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Solving Wollheim's Dilemma: A Fix for the Institutional Definition of Art

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Abstract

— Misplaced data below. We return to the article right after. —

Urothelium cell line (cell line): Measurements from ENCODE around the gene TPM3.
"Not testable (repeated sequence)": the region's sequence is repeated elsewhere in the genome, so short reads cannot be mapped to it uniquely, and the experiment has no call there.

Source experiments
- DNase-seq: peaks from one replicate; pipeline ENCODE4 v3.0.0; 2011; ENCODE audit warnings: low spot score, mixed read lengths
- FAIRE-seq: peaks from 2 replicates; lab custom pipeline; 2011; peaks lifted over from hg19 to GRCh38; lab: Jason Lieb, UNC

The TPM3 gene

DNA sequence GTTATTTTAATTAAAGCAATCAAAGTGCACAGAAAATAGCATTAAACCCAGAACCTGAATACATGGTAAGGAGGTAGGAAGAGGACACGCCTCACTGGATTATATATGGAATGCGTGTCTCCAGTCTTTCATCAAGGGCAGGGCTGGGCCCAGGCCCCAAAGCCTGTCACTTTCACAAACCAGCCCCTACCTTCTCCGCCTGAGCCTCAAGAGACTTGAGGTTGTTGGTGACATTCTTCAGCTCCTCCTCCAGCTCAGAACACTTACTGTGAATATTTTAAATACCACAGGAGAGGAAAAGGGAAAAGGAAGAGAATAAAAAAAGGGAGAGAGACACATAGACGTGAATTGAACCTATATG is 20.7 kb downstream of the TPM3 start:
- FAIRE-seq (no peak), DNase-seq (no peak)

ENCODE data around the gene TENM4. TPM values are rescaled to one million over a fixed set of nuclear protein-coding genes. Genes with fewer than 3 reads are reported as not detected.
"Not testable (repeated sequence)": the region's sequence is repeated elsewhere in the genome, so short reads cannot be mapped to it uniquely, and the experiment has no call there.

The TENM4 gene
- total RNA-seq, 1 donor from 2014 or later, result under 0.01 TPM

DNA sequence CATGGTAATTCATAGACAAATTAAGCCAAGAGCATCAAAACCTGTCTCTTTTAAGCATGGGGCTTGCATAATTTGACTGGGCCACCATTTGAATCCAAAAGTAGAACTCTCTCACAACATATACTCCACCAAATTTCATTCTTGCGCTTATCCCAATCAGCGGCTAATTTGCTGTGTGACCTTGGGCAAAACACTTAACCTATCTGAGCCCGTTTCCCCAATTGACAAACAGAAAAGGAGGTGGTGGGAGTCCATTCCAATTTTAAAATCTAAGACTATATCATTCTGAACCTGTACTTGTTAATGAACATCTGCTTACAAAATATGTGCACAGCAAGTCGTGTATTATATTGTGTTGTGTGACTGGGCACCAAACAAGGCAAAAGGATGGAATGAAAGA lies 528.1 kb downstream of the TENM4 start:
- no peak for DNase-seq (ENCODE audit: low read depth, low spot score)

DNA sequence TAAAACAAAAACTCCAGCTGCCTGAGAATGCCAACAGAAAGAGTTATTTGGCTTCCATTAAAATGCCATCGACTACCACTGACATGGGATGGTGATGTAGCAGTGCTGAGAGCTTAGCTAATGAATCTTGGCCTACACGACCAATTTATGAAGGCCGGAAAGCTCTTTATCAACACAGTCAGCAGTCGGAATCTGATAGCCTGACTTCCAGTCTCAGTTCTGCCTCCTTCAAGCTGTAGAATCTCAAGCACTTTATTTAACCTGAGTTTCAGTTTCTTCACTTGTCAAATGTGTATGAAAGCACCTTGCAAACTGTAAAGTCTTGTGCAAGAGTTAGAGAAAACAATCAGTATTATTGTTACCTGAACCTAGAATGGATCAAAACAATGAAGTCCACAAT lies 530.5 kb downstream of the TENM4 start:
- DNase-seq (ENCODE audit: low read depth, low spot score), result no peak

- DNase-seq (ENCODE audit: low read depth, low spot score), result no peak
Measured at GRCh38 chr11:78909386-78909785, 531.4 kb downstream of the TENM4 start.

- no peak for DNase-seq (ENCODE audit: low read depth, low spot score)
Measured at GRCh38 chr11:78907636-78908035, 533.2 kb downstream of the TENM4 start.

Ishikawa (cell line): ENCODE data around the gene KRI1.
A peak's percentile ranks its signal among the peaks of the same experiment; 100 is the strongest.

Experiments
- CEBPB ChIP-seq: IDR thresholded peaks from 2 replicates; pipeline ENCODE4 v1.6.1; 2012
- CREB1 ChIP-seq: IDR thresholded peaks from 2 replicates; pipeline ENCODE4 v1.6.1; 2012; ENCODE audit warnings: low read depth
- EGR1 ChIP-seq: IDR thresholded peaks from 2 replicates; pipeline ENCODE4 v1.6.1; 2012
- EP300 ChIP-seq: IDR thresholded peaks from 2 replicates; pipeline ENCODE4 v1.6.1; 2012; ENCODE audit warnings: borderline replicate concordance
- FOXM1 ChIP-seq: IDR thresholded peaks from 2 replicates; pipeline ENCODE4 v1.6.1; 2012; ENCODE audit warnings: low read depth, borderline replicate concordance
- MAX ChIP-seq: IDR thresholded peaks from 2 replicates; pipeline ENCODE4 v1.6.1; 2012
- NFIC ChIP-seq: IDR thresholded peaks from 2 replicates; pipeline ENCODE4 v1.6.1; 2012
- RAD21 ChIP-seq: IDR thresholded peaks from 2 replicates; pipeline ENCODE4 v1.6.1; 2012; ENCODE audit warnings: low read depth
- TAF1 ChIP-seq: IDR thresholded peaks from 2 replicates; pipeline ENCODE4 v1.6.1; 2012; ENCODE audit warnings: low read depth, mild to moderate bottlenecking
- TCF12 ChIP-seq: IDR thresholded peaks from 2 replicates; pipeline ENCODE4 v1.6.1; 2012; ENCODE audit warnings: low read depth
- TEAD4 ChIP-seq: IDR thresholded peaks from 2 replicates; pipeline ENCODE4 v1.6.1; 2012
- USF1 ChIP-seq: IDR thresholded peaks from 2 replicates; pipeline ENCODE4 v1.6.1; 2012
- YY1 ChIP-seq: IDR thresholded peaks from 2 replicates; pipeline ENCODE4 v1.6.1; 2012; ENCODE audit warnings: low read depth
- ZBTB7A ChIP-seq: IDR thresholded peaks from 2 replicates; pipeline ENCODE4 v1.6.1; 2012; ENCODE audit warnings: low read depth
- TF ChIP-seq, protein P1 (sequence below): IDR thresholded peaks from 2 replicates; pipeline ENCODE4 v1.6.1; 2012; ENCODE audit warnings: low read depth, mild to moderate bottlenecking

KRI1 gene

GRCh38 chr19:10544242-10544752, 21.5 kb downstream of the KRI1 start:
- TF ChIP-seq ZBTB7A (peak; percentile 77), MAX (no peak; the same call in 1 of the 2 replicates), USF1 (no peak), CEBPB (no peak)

Richard Wollheim threatened George Dickie's institutional definition of art with a dilemma which entailed that the theory is either redundant or incomprehensible and useless. This article modifies the definition to avoid such criticism. First, it shows that the definition's concept of the artworld is not vague when understood as a conventional system of beliefs and practices. Then, based on Gaut's cluster theory, it provides an account of reasons artworld members have to confer the status of a candidate for appreciation. An authorised member of an artworld has a good reason to confer the status on an object if it satisfies a subset of criteria respected as sufficient within this artworld. The first horn of the dilemma is averted because explaining the reasons behind conferral cannot eliminate references to the institution, and the second loses its sharpness, as accepting partial arbitrariness of the conferral does not deprive the theory of its explanatory power.

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